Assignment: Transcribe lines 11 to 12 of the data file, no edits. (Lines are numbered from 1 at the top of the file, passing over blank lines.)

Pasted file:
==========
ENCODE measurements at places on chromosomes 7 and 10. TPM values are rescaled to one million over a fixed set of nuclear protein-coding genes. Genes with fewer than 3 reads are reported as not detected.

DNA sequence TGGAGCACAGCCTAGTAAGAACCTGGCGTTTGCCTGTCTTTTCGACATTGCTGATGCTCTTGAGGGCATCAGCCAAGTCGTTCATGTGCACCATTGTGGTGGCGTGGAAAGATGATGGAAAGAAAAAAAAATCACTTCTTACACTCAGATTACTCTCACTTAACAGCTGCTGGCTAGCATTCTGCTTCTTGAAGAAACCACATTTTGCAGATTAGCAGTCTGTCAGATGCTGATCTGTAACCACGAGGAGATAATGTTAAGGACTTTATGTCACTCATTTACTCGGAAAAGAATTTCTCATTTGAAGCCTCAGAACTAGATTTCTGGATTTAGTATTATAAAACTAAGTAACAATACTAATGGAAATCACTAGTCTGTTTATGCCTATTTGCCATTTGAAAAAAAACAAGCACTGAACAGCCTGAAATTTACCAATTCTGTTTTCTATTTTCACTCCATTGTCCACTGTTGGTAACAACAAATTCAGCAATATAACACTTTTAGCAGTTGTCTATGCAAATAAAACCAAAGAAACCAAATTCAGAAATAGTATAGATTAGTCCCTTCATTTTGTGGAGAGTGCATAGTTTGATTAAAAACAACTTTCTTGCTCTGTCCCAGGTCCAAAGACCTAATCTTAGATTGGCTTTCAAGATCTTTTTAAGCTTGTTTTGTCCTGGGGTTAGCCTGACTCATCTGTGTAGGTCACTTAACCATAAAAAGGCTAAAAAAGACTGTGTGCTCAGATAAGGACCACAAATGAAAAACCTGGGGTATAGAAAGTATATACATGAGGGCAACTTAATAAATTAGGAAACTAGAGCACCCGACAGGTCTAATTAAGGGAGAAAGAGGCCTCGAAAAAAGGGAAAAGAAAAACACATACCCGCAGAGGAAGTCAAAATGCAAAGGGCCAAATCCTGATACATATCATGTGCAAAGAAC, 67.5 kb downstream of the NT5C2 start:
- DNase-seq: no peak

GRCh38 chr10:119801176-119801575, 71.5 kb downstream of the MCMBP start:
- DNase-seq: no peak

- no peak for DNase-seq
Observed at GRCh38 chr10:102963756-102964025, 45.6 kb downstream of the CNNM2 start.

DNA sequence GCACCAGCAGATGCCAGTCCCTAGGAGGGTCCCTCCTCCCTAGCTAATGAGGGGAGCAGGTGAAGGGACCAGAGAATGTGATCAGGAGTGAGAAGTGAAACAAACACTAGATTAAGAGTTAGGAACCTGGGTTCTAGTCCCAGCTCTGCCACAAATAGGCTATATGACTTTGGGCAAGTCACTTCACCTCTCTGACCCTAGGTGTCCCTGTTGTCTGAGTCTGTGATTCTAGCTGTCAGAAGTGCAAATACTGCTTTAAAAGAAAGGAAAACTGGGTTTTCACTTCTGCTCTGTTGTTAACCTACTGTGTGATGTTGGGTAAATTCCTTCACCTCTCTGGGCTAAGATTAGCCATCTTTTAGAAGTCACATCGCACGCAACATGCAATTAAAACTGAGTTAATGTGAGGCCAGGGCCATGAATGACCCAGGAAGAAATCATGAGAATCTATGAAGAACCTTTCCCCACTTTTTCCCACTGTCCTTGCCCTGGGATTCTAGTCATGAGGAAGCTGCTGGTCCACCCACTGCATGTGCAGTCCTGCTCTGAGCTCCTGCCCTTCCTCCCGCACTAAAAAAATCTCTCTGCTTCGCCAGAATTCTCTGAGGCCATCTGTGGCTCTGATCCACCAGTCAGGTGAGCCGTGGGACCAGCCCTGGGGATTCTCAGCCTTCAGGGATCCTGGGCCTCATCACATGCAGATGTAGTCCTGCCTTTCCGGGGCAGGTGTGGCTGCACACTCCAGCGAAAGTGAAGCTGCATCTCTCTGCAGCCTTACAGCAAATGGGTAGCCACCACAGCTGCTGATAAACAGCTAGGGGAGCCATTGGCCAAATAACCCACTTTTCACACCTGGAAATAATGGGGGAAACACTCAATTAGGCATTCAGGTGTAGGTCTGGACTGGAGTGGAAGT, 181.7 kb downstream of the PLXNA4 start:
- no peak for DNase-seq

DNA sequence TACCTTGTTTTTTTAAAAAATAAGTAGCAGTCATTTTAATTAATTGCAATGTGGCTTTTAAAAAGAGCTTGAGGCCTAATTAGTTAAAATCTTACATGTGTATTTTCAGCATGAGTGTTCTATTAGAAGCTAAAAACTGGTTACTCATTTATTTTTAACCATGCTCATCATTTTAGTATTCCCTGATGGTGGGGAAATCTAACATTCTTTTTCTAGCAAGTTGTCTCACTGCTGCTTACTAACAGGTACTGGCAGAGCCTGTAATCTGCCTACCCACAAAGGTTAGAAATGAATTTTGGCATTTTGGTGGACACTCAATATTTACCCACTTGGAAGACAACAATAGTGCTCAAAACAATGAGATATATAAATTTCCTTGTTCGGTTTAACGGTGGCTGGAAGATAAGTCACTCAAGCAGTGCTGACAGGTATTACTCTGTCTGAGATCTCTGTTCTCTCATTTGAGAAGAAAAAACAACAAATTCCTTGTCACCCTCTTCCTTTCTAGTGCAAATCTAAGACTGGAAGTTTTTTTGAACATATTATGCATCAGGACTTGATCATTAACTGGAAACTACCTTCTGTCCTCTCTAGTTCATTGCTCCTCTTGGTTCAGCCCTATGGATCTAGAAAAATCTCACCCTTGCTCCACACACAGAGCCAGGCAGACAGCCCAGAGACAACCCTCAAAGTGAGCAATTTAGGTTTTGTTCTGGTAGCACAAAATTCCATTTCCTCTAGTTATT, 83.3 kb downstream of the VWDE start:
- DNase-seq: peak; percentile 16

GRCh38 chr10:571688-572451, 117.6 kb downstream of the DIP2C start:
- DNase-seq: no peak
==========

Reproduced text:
- DNase-seq: peak; percentile 16

GRCh38 chr10:571688-572451, 117.6 kb downstream of the DIP2C start: